Side Effects of Imjudo for Mesothelioma

You may experience different side effects while receiving Imjudo for mesothelioma. This is because your immune system may kill healthy cells along with cancer cells as part of the way Imjudo works.

Common side effects of Imjudo include:

  • Body aches
  • Chest tightness or pain
  • Chills
  • Constipation
  • Coughing up blood
  • Fatigue
  • Headache
  • Insomnia
  • Runny or stuffy nose
  • Weight loss or gain

In rare cases, some patients have experienced severe adverse events, including pneumonia, colitis (inflamed bowels), meningitis (inflammation of brain/spinal cord tissue), or an allergic reaction, according to the Mayo Clinic.

If you take Imjudo, make sure to report any serious or sudden symptoms to your mesothelioma doctor as soon as possible.

What to Expect During Imjudo Treatment Sessions

While every mesothelioma patient’s treatment journey is different, there are some general steps to receive Imjudo treatments. Find out what to expect at each step in the process below.

1. Imjudo Infusions

Every 3-6 weeks, your provider will inject Imjudo through an IV. The infusion process typically takes about 30-90 minutes.

Did You Know?

Imjudo and other immunotherapy drugs for mesothelioma are usually given in cycles. This means you’ll receive an infusion and then have a rest period to allow your body to recover.

The specific dose and time between Imjudo infusions can vary depending on your treatment plan.

2. Monitoring of Cancer Response

As you receive Imjudo infusions, your doctor will order follow-up scans to see if the treatment is working. They will also ask if you’ve experienced any side effects or adverse events that need to be addressed.

Your medical team can adjust your mesothelioma treatment plan at any time to reduce side effects and make you more comfortable.

3. Continued Mesothelioma Treatment

The ultimate goals of using Imjudo are to help you live longer, ease symptoms, and destroy cancer.

If your cancer tumors are shrinking, you may continue to get Imjudo treatments. Your doctor can also recommend follow-up treatments if Imjudo doesn’t help.

Use our Free Doctor Match to find specialists who can help you access Imjudo and other mesothelioma treatments.

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Clinical Trials on Imjudo and Mesothelioma

Many recent and ongoing clinical trials have demonstrated how Imjudo has provided hope to mesothelioma patients across the country.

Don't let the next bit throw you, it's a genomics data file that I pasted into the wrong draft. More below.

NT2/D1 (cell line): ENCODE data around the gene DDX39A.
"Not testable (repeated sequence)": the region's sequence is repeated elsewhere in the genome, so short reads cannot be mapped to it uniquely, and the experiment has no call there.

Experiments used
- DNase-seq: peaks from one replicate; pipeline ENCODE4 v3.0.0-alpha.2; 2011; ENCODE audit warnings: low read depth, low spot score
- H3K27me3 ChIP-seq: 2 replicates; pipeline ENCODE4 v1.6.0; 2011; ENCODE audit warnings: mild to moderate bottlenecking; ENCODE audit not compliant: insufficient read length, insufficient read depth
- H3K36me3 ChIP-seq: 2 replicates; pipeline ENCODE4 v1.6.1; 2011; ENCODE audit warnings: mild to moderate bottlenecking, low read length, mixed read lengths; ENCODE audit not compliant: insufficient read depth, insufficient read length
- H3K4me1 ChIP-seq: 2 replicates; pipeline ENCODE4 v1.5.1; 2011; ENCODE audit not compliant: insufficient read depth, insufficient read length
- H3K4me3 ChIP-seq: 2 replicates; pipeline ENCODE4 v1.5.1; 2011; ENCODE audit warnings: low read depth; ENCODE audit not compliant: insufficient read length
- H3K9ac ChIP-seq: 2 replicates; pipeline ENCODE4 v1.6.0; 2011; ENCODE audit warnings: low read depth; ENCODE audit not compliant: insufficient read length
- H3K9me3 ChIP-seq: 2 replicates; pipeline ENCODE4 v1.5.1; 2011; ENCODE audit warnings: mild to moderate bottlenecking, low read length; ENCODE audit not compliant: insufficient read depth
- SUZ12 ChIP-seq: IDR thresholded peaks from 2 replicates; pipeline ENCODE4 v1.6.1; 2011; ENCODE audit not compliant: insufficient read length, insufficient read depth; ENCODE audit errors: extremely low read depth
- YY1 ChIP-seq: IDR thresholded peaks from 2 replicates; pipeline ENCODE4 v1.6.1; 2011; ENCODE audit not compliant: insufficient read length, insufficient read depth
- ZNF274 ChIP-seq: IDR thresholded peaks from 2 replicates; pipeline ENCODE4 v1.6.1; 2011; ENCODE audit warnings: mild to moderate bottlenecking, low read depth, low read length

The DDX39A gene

Some of the most notable Imjudo clinical trials include:

  • Baylor College of Medicine chemotherapy study: This ongoing trial is investigating if Imfinzi, Imjudo, and chemotherapy will improve survival compared to just using the two immunotherapy drugs. It is scheduled to have results in 2028.
  • Baylor College of Medicine surgery study: Results of this phase II trial, published in 2023, found that using durvalumab and tremelimumab before surgery helped malignant pleural mesothelioma patients live longer compared to those who just received Imfinzi.
  • NIBIT-MESO-1 study: Results of this trial, published in The Lancet, found that mesothelioma patients lived for 16.6 months on average when Imjudo and Imfinzi were used. The 3-year survival rate was 20%. Both pleural and peritoneal mesothelioma patients were part of the study.
  • SMARTEST trial: Slated to be completed in 2028, this trial is studying the use of a drug called cyclophosphamide and radiation before mesothelioma surgery, followed by Imjudo and Imfinzi after surgery.

Mesothelioma doctors can help find clinical trials testing Imjudo or other immunotherapies that you may qualify to join.

How Much Does Imjudo Cost?

As of 2024, Imjudo is only available in clinical trials because the U.S. Food and Drug Administration (FDA) has not approved it as a mainstream mesothelioma treatment. Mesothelioma clinical trials for Imjudo are free to join.

However, each trial has its own specific set of criteria you need to meet in order to enroll. You may also have travel expenses if you don’t live near a cancer center conducting the trial, which could range upwards of several thousand dollars.

If you’re concerned about being able to access or afford treatment, Mesothelioma Hope can see if you qualify for financial assistance.

Download our Free Immunotherapy Guide now to learn more about how we can help.

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  • When it’s used
  • Types of therapies
  • What to expect

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Learn if Imjudo® (Tremelimumab) for Mesothelioma Is Right for You

If you have mesothelioma, immunotherapy drugs such as Imjudo could give you more time to make memories with loved ones and friends.